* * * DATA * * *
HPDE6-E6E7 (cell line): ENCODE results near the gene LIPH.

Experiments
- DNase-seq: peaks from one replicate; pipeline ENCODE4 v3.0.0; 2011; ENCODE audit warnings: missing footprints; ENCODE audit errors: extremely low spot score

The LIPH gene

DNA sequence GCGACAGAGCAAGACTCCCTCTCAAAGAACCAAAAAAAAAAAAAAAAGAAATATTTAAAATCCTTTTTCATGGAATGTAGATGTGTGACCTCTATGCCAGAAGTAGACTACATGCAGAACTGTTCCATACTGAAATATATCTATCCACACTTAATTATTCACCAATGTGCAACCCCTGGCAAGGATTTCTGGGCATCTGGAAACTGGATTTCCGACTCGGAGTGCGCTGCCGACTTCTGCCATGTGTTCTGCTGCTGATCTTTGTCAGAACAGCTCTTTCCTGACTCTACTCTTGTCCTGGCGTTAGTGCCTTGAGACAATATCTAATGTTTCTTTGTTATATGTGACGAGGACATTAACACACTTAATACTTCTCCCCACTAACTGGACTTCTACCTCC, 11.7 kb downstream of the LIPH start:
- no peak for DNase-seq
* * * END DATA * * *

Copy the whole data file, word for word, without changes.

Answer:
HPDE6-E6E7 (cell line): ENCODE results near the gene LIPH.

Experiments
- DNase-seq: peaks from one replicate; pipeline ENCODE4 v3.0.0; 2011; ENCODE audit warnings: missing footprints; ENCODE audit errors: extremely low spot score

The LIPH gene

DNA sequence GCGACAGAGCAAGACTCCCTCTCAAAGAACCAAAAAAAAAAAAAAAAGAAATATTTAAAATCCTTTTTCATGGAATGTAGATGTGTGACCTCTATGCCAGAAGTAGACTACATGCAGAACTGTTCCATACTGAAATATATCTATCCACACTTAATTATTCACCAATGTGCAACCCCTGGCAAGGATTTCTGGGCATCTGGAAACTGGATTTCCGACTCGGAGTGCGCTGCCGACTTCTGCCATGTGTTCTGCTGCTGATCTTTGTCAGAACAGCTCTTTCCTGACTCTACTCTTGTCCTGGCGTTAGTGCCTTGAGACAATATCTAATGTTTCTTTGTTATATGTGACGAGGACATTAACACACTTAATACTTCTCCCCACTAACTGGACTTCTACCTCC, 11.7 kb downstream of the LIPH start:
- no peak for DNase-seq